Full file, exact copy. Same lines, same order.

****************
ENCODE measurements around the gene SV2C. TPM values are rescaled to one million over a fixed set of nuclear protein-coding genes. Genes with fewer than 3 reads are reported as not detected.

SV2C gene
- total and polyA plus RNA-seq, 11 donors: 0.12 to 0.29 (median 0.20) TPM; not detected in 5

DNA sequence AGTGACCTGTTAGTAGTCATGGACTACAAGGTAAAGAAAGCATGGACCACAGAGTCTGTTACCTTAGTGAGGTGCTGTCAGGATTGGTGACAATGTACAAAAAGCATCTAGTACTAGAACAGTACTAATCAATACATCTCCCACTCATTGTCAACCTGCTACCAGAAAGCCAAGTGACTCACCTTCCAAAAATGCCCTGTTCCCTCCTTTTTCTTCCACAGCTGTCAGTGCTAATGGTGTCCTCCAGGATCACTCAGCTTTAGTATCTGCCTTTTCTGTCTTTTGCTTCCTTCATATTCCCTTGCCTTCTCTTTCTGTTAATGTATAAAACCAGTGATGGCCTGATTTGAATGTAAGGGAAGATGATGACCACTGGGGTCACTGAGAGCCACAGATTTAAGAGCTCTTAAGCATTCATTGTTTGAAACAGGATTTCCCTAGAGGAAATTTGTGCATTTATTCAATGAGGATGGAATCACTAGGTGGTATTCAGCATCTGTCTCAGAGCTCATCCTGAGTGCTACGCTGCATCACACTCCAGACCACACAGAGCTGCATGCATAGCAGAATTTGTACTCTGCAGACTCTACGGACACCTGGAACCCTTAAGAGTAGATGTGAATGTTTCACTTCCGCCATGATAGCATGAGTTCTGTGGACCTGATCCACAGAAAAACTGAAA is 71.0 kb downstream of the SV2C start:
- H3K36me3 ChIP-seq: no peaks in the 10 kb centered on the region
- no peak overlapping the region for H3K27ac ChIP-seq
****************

ENCODE measurements around the gene SV2C. TPM values are rescaled to one million over a fixed set of nuclear protein-coding genes. Genes with fewer than 3 reads are reported as not detected.

SV2C gene
- total and polyA plus RNA-seq, 11 donors: 0.12 to 0.29 (median 0.20) TPM; not detected in 5

DNA sequence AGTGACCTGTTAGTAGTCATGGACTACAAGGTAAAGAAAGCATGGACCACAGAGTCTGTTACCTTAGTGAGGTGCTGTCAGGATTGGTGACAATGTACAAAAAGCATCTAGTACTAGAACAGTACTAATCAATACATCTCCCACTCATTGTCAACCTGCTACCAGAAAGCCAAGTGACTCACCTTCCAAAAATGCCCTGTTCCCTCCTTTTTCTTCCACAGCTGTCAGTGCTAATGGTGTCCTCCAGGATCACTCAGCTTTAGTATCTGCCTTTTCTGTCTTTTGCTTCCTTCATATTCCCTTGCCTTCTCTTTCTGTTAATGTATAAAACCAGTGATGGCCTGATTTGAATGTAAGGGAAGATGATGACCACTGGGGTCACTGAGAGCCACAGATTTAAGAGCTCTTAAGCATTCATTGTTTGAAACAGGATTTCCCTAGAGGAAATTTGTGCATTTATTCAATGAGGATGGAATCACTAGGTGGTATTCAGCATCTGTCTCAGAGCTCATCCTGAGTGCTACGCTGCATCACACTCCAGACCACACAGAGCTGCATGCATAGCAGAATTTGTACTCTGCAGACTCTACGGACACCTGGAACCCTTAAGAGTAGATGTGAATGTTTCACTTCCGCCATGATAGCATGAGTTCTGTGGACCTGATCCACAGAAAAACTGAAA is 71.0 kb downstream of the SV2C start:
- H3K36me3 ChIP-seq: no peaks in the 10 kb centered on the region
- no peak overlapping the region for H3K27ac ChIP-seq